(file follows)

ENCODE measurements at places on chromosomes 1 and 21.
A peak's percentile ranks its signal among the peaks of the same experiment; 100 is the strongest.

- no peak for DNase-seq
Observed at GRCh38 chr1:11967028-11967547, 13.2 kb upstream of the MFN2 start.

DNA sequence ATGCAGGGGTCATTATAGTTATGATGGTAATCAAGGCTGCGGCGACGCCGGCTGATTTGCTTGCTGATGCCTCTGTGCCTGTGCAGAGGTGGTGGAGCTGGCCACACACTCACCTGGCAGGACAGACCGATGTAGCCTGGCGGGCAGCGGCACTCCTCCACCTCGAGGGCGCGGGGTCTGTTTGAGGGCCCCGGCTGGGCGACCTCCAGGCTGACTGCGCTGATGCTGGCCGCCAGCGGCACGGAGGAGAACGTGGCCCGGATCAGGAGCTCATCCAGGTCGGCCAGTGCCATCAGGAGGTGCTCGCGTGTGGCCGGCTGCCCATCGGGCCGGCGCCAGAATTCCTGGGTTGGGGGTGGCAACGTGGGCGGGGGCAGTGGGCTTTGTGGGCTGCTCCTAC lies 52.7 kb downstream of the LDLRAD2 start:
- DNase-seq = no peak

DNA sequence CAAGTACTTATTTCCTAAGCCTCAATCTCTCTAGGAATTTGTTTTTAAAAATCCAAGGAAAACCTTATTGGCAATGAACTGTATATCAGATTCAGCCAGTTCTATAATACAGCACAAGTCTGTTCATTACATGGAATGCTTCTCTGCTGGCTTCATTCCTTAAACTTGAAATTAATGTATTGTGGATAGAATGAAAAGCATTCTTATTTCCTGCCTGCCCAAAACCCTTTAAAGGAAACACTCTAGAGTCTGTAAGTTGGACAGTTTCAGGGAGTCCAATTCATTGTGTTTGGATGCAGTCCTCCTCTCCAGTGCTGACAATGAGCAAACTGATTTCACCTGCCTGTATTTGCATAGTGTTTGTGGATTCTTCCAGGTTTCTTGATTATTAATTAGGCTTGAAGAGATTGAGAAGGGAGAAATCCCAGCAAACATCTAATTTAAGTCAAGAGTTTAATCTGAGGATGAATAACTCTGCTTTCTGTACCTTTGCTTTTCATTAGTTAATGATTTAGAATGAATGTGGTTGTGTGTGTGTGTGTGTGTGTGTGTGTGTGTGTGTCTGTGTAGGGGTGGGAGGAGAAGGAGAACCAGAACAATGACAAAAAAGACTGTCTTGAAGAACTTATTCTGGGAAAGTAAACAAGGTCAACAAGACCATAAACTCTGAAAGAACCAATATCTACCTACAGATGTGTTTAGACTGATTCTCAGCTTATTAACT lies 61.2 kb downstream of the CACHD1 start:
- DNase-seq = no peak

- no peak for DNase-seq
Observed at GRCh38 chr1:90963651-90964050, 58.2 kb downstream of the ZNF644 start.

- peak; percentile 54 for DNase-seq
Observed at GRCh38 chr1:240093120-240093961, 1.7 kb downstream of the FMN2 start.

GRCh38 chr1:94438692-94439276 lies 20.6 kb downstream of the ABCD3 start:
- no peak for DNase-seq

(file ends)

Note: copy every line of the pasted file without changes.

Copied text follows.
ENCODE measurements at places on chromosomes 1 and 21.
A peak's percentile ranks its signal among the peaks of the same experiment; 100 is the strongest.

- no peak for DNase-seq
Observed at GRCh38 chr1:11967028-11967547, 13.2 kb upstream of the MFN2 start.

DNA sequence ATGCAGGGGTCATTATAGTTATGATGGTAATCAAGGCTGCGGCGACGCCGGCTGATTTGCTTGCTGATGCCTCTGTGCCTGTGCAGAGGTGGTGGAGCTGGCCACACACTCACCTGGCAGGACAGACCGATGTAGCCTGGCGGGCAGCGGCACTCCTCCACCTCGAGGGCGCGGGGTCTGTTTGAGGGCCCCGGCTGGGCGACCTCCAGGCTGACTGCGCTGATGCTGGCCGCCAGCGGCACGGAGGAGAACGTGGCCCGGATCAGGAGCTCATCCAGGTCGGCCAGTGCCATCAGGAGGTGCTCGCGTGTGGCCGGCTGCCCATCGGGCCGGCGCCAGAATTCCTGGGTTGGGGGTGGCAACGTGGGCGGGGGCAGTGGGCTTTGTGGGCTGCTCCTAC lies 52.7 kb downstream of the LDLRAD2 start:
- DNase-seq = no peak

DNA sequence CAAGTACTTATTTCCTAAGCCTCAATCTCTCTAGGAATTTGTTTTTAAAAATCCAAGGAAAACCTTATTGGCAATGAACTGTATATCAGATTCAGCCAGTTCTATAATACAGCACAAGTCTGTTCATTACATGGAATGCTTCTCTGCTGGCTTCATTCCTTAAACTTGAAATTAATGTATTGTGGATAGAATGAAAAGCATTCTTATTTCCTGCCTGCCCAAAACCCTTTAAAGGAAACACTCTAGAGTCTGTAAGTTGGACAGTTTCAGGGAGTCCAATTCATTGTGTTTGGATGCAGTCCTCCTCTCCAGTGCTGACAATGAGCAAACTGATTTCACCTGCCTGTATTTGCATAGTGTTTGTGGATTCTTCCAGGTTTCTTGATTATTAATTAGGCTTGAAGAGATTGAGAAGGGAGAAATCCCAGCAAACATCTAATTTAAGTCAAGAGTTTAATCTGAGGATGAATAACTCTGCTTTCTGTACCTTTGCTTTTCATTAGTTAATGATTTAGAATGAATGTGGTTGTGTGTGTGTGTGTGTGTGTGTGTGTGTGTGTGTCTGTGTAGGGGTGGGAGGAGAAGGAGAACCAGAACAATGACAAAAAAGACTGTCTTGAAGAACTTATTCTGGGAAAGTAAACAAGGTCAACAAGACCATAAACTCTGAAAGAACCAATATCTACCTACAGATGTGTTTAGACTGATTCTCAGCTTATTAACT lies 61.2 kb downstream of the CACHD1 start:
- DNase-seq = no peak

- no peak for DNase-seq
Observed at GRCh38 chr1:90963651-90964050, 58.2 kb downstream of the ZNF644 start.

- peak; percentile 54 for DNase-seq
Observed at GRCh38 chr1:240093120-240093961, 1.7 kb downstream of the FMN2 start.

GRCh38 chr1:94438692-94439276 lies 20.6 kb downstream of the ABCD3 start:
- no peak for DNase-seq